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Title: Application of the transtheoretical model to smoking cessation interventions
Author: Alexis-Garsee, Camille Sonya
ISNI:       0000 0004 2747 8864
Awarding Body: University of the West of England, Bristol
Current Institution: University of the West of England, Bristol
Date of Award: 2014
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Smoking has had a devastating effect in Britain; high mortality rates, increased rates of smoking related illness and increased cost to the National Health Service (NHS). The resulting government initiatives to help smokers to quit, Stop Smoking Services (S5S), are plagued by low participation rates (less than 3% of the population) but have relatively high quit rates (approximately 43% at 4 weeks). The Transtheoretical Model (TTM) proposes that behaviour change is a process that happens in a particular order, and that interventions can be developed for all smokers from those not wanting to change (precontemplation) to those who have already quit and are maintaining their behaviour (maintenance). Therefore this model has the potential to increase both quit and participation rates for those using the SSS. This thesis provides a framework for testing whether smoking behaviour change follows a (TTM) stage process by providing cross-sectional, longitudinal and stage matched evidence for current and failed quitters of the SSS. The results showed that although the cross-sectional evidence was supportive of the TTM, the longitudinal and stage- matched evidence was weak which does not support the behaviour change process as outlined by the TTM. Stage of change was not a reliable or consistent predictor of smoking status for current users or failed quitters of the SSS. Also abstinence rates were not related to the degree of tailoring, so that those receiving the tailored intervention were not significantly more likely to quit than those in the control condition. Also, those receiving the intervention that was only based on the stages of change were less likely to quit and more likely to relapse than those in the control and tailored conditions. Therefore the results of this thesis do not support the implementation of the TTM into the SSS framework and may not be a useful intervention for failed quitters of the SSS.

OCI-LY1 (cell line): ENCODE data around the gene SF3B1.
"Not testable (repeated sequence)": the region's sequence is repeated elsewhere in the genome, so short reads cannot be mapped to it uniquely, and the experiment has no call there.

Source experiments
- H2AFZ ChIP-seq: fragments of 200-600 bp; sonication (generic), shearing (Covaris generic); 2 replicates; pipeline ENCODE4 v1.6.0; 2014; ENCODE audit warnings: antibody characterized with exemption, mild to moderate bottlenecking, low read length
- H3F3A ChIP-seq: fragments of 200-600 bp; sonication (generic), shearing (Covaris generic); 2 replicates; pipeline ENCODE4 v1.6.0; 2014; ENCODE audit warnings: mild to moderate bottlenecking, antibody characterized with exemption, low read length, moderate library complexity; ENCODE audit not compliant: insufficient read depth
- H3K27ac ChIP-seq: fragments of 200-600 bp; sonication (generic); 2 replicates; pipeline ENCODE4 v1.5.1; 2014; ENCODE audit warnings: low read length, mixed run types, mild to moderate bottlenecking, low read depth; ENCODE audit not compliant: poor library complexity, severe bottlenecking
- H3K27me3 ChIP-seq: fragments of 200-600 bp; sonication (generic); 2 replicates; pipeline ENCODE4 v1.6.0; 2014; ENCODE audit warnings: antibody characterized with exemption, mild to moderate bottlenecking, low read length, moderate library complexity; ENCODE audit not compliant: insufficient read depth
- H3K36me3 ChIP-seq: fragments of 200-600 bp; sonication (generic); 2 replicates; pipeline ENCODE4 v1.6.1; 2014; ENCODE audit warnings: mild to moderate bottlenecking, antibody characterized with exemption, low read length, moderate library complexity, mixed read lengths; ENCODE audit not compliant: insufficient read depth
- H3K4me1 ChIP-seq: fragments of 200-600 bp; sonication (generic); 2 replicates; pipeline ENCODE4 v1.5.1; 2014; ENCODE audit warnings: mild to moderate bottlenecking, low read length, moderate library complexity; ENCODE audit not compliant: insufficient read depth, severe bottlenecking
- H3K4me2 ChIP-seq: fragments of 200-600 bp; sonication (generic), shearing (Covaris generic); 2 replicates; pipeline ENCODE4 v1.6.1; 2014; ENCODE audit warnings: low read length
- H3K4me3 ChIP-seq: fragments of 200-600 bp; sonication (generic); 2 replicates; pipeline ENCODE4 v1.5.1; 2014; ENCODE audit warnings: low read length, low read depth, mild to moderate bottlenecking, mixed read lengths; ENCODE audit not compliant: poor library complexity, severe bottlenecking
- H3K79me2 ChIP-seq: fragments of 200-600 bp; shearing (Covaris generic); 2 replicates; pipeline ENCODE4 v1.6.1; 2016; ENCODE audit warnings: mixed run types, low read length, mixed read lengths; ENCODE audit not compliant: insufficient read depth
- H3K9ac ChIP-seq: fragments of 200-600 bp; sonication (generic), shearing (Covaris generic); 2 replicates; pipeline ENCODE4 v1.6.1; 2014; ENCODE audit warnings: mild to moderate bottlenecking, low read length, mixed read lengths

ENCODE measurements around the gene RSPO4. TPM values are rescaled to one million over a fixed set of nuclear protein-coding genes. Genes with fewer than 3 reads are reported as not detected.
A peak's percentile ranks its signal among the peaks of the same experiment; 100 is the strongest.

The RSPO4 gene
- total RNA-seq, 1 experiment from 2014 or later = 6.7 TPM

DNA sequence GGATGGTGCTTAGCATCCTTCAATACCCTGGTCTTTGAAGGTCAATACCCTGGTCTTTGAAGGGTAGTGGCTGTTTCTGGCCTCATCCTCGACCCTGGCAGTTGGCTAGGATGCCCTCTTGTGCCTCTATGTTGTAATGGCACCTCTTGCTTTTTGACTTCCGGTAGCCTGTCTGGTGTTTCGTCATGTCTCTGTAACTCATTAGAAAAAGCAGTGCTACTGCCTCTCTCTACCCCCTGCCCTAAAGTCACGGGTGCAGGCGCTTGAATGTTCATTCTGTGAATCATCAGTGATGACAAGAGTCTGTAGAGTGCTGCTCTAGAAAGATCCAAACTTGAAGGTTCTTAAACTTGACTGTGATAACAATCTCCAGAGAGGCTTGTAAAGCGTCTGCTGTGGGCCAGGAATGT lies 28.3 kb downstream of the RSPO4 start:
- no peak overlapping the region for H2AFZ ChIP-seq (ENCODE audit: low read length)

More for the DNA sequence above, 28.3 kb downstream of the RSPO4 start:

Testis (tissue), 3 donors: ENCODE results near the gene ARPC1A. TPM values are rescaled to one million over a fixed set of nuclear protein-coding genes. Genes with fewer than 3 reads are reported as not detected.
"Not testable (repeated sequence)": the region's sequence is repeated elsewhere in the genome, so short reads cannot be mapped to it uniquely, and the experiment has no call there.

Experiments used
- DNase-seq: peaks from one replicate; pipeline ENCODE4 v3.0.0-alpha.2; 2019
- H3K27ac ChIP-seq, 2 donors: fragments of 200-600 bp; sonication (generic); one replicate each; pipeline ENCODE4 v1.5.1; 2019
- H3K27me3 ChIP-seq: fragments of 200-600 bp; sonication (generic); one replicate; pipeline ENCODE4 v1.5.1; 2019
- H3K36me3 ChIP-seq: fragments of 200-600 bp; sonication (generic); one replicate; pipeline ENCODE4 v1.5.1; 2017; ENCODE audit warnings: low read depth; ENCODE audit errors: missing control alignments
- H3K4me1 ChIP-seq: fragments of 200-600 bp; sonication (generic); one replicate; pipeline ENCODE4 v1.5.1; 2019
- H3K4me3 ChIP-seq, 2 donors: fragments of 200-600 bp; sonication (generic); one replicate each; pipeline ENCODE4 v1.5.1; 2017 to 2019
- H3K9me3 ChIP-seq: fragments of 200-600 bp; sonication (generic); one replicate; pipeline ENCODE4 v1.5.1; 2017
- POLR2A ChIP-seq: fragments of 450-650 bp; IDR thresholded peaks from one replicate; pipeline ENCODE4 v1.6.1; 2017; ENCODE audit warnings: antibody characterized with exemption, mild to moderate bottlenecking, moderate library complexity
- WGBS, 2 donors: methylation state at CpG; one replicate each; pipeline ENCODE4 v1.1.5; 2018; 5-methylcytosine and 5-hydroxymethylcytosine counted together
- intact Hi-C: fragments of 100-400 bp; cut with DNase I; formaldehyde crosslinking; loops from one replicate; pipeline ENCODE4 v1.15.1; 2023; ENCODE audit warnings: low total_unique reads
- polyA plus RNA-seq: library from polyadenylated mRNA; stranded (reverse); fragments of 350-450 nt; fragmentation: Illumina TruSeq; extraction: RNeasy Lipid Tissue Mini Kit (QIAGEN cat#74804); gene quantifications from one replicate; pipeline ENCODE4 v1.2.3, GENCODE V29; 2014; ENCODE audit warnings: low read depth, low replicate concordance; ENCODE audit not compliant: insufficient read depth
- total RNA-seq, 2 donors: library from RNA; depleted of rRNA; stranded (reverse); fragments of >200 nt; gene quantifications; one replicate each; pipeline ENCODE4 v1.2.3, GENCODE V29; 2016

Supervisor: Not available Sponsor: Not available
Qualification Name: Thesis (Ph.D.) Qualification Level: Doctoral
EThOS ID:  DOI: Not available